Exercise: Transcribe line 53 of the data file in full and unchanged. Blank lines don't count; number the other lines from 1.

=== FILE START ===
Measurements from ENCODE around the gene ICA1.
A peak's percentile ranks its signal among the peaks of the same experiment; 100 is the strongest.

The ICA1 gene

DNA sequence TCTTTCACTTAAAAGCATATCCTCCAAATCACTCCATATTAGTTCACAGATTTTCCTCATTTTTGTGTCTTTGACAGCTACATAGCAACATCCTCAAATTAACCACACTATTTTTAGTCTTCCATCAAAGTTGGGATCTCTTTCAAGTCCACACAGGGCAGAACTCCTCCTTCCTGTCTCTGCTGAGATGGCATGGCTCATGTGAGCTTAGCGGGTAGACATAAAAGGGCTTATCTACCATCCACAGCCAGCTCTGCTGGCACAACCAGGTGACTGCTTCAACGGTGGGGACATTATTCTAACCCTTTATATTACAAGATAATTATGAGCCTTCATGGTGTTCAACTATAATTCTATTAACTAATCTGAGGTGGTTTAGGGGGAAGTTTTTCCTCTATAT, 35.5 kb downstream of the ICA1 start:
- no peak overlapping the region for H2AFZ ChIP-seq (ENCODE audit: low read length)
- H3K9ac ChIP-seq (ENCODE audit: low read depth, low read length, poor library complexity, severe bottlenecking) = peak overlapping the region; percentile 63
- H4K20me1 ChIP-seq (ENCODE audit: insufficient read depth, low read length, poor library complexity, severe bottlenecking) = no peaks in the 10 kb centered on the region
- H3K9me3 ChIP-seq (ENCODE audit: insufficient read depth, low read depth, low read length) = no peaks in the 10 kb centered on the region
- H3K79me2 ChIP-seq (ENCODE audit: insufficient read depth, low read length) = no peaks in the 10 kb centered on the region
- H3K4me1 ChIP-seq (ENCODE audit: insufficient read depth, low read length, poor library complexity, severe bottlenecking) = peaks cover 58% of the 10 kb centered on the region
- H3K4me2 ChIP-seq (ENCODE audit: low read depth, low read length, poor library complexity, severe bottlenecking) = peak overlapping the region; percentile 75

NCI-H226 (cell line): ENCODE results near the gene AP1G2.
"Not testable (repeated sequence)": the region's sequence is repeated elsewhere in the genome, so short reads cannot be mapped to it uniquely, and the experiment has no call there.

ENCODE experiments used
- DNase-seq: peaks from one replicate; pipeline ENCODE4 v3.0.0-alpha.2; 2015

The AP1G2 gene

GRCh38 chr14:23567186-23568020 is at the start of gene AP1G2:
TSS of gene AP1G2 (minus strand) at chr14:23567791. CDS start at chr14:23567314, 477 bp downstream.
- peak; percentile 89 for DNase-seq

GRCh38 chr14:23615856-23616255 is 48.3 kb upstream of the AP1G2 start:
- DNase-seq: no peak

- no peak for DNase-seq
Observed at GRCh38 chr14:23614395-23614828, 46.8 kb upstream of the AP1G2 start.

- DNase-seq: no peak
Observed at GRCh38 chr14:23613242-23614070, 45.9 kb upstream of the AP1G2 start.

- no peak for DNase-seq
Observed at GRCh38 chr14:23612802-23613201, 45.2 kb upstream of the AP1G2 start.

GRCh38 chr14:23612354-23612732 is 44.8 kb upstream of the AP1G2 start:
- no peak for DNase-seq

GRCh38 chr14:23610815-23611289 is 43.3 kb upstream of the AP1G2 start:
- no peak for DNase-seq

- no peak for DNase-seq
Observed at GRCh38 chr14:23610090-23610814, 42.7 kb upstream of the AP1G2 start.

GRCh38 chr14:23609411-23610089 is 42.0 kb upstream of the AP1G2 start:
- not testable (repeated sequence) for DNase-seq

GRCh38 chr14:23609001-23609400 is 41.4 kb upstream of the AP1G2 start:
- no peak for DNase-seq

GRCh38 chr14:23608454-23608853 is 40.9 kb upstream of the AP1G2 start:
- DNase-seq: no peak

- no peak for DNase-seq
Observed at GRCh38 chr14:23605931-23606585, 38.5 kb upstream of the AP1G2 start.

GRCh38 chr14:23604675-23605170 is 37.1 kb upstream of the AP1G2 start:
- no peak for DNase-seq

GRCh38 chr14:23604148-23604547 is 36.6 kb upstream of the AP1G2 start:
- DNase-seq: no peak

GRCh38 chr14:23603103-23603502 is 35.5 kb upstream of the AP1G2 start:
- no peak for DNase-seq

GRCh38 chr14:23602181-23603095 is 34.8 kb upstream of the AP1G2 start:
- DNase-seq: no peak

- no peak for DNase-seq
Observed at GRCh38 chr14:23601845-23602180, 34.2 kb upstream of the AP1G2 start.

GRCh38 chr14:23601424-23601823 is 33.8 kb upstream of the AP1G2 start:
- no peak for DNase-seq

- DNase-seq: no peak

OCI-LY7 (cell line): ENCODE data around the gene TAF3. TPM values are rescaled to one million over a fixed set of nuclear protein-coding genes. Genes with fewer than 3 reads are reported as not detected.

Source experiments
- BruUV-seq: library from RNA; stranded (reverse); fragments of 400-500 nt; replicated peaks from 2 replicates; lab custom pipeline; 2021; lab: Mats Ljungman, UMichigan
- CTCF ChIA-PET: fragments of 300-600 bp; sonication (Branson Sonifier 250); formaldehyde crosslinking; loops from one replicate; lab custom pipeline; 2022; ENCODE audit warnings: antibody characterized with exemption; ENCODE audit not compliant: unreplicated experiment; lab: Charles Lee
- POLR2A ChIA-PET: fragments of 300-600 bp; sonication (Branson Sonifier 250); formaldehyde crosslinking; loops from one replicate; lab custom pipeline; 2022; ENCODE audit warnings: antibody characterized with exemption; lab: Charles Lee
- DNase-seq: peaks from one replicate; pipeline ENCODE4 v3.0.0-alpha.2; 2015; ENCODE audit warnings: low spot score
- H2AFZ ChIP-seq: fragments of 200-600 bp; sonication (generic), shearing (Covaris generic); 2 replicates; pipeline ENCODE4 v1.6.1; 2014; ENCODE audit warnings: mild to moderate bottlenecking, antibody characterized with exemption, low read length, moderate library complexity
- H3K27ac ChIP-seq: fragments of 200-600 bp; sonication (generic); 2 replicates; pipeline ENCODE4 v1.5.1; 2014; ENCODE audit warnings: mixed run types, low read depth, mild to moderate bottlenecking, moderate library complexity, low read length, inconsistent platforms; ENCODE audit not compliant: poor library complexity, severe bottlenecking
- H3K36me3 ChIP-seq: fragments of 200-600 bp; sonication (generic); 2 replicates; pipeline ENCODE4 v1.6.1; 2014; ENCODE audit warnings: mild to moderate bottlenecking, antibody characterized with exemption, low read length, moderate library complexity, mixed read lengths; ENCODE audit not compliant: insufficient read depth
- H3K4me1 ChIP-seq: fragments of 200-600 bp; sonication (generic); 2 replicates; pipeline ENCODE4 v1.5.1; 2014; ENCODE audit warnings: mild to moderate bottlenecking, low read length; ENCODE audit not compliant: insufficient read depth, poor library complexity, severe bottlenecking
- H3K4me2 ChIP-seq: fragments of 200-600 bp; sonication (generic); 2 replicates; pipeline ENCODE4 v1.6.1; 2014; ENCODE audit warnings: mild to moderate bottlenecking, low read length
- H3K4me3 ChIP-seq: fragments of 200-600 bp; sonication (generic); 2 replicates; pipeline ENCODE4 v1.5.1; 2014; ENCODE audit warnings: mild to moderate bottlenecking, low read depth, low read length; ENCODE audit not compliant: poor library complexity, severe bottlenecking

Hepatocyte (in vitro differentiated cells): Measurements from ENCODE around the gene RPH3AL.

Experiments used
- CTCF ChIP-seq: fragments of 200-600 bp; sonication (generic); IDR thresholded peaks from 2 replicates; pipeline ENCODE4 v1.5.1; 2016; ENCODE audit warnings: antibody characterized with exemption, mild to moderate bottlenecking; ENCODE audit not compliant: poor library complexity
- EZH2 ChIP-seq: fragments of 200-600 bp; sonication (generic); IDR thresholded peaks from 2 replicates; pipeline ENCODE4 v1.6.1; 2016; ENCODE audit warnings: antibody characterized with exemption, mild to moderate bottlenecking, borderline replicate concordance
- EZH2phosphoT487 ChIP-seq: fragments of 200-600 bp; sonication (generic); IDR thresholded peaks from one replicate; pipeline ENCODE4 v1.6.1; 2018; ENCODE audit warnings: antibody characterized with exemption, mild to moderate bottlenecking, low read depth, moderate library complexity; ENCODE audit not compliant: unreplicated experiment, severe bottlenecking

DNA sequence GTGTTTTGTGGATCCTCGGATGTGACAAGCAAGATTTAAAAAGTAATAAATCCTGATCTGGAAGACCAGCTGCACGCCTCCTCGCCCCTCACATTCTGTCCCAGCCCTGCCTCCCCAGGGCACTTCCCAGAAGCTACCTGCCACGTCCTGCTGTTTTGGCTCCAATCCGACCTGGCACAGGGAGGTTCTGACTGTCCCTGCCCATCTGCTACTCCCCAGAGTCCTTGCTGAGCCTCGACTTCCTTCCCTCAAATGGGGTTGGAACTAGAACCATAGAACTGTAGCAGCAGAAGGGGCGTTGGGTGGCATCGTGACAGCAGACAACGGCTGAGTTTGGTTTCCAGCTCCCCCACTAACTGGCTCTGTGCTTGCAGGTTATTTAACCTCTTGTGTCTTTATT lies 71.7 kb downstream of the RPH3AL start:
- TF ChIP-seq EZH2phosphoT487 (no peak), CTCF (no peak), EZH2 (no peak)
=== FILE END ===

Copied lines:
- no peak for DNase-seq